It is, however, unclear whether provisions that prohibit former workers from servicing customers or from hiring or facilitating the recruitment of workers are permissible if the customers or workers initiate the contact without prior solicitation by the former worker.
Noncompetes in Connection With Sale or Dissolution of Businesses
As to worker equityholders, the statue excludes from the ban noncompetes "agreed upon during the sale of a business" and noncompetes "agreed upon in anticipation of the dissolution of a business," provided, in both contexts, that they are reasonable in duration and scope and limited to "carry[ing] on a similar business."
The absence of any ownership threshold in those exceptions provides companies flexibility to restrict workers who are minority equityholders in connection with the sale or dissolution of the business.
That approach stands in contrast to a similar exception in Massachusetts' 2018 statute — which applies only to "significant" owners receiving "significant" consideration from the transaction — and to the arbitrary 25% ownership threshold floated in the Federal Trade Commission's notice of proposed rulemaking earlier this year.
Because the statutory exceptions apply only to owners — including members of a limited liability company — it would not appear to apply to workers holding only unvested or unexercised stock options or phantom equity, i.e., workers without any actual equity stake.
Additionally, because the statutory exception for sale-related restrictions applies only to those agreed upon during the sale, there is an apparent timing requirement that raises doubts as to the viability of noncompetes agreed upon in exchange for equity, but either before any actual sale is pending or even anticipated, or after a sale to promote post-closing stability.
For instance, the exception does not appear to apply to noncompetes with worker equityholders whose equity is subject to redemption upon termination of service or otherwise outside the context of a true third-party sale, which is a common provision in equity awards and LLC agreements.
Nor does the exception appear to apply to noncompetes that are embedded within the types of equity awards or change-in-control bonuses commonly used by companies as incentivizing or retention tools.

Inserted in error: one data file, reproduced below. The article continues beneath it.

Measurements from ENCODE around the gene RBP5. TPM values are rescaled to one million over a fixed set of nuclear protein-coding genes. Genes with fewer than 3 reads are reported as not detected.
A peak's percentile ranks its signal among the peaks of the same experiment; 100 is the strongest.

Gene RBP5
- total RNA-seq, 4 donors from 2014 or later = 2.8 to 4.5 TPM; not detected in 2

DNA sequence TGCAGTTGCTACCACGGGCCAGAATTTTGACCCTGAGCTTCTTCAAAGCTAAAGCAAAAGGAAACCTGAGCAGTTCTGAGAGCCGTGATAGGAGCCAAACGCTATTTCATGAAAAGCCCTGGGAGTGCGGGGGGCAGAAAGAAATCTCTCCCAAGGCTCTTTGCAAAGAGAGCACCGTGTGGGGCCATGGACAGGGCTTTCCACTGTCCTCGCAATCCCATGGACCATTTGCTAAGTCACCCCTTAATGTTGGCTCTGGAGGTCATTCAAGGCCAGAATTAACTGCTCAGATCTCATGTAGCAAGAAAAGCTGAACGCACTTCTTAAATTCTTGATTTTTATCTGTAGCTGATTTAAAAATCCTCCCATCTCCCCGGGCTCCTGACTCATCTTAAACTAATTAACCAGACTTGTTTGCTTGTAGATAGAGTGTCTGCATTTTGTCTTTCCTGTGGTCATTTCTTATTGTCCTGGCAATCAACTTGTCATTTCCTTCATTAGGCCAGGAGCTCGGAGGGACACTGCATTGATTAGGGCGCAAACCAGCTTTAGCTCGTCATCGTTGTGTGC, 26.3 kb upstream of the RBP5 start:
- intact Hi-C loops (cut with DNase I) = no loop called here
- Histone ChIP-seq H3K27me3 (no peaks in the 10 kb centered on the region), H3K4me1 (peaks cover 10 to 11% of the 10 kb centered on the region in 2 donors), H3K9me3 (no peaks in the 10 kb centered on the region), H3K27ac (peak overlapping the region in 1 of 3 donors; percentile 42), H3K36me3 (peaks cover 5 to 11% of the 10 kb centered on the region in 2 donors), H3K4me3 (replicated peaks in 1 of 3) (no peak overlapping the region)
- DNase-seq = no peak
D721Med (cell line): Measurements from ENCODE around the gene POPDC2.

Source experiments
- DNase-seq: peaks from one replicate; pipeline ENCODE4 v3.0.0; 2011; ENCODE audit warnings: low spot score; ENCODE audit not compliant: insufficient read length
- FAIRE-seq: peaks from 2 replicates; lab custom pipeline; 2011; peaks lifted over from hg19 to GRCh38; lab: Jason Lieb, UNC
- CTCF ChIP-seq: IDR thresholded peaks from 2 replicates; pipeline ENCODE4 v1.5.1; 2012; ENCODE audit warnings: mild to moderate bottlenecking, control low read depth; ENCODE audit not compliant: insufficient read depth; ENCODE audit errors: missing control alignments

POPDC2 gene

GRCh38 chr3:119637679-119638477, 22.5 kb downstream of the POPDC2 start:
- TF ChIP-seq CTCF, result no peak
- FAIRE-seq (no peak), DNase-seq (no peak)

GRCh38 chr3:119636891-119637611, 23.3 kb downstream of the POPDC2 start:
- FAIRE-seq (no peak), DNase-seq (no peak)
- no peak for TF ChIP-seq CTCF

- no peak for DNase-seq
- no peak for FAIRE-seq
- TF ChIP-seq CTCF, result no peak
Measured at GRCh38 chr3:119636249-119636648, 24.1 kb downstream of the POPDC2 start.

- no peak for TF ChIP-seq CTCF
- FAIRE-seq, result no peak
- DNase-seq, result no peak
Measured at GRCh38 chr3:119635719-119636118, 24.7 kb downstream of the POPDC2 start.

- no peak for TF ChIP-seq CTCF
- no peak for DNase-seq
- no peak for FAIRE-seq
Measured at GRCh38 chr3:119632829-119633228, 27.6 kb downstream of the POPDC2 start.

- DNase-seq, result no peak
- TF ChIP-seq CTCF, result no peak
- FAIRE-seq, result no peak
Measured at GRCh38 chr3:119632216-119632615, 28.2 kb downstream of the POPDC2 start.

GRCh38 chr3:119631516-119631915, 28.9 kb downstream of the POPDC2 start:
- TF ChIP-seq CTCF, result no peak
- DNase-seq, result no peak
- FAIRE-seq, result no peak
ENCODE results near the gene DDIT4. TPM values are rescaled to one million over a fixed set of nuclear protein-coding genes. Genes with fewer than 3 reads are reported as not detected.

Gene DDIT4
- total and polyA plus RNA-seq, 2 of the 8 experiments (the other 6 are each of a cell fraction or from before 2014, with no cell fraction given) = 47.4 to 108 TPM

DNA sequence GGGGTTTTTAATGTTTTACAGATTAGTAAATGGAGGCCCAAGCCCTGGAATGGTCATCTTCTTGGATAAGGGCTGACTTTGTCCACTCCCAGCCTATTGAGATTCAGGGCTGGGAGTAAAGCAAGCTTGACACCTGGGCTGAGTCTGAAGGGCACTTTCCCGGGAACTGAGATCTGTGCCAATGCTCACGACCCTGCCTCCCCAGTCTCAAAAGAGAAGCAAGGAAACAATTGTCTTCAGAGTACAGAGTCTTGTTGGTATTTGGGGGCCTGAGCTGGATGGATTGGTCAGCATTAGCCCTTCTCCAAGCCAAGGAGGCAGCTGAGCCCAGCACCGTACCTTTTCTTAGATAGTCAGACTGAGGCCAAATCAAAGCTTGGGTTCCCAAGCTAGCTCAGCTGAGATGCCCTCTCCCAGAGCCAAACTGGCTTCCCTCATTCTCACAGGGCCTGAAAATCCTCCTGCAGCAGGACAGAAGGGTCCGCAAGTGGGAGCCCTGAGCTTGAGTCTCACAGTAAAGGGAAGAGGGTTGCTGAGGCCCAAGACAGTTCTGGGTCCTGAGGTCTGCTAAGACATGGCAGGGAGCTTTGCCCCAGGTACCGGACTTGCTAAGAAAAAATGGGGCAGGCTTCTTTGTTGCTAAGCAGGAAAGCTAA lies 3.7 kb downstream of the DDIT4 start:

Finally, because the statute and its exceptions apply only to workers, there should be no effect on the implementation or enforcement of noncompetes — or forum-selection or choice-of-law provisions — entered into with sellers who are not workers, whether they be in bylaws, operating agreements, or other governing documents or in ancillary sale-related documents.
What should affected companies do given the July 1 effective date?
Existing agreements are not affected, but companies with operations or employees in Minnesota should reassess their current restrictive covenant agreements and practices in order to comply with the new statute going forward.
This process should include ensuring any potentially unenforceable provisions are designated as severable and shifting focus to tailored confidentiality and nondisclosure provisions and nonsolicitation provisions.
Companies involved in transactions closing on or after July 1 should also take stock and consider relying upon existing noncompete protections predating the July 1 effective date of the statute for workers who do not hold equity, rather than having workers sign on to new agreements in connection with or following the closing of the transaction.
For those workers that do hold actual equity — or whose equity will vest in advance of or simultaneously with the closing — companies should consider how to comply with the statute's requirement that noncompetes with such worker equityholders be agreed upon during the deal and, in doing so, ensure they are appropriately tailored in scope and duration.
"What Cos. Should Know about Minn. Noncompete Statute," by Kevin M. Passerini was published in Law360 on June 6, 2023. Reprinted with permission.